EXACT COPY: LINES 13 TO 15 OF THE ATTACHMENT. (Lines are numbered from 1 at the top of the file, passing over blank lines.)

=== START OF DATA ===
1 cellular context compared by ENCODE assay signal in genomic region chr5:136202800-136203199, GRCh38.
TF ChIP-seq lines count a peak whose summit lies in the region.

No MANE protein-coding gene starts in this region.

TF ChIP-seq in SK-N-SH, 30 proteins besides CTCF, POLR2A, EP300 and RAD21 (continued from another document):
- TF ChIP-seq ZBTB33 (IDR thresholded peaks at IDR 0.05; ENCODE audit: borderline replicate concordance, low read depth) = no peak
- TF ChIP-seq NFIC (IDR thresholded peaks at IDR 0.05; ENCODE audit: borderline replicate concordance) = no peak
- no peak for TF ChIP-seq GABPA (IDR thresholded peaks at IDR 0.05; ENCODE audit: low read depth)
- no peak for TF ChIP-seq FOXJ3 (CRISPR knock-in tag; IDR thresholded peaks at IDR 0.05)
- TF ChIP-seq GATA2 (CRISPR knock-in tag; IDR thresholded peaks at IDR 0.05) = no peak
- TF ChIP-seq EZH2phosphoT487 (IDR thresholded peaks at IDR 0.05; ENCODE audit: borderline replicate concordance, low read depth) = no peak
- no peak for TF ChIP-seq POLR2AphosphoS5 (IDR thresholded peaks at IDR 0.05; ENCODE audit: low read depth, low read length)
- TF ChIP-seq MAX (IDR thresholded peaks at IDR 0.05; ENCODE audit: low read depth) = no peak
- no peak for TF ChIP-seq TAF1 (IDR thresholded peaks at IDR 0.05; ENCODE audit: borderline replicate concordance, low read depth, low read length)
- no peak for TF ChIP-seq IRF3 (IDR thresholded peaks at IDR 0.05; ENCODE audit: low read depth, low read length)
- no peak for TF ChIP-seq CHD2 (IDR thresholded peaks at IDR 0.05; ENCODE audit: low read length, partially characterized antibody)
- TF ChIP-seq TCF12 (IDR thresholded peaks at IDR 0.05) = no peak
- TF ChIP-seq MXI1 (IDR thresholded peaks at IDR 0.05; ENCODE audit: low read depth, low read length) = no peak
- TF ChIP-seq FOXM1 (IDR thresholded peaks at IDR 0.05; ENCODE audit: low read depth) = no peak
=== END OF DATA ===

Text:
- no peak for TF ChIP-seq TAF1 (IDR thresholded peaks at IDR 0.05; ENCODE audit: borderline replicate concordance, low read depth, low read length)
- no peak for TF ChIP-seq IRF3 (IDR thresholded peaks at IDR 0.05; ENCODE audit: low read depth, low read length)
- no peak for TF ChIP-seq CHD2 (IDR thresholded peaks at IDR 0.05; ENCODE audit: low read length, partially characterized antibody)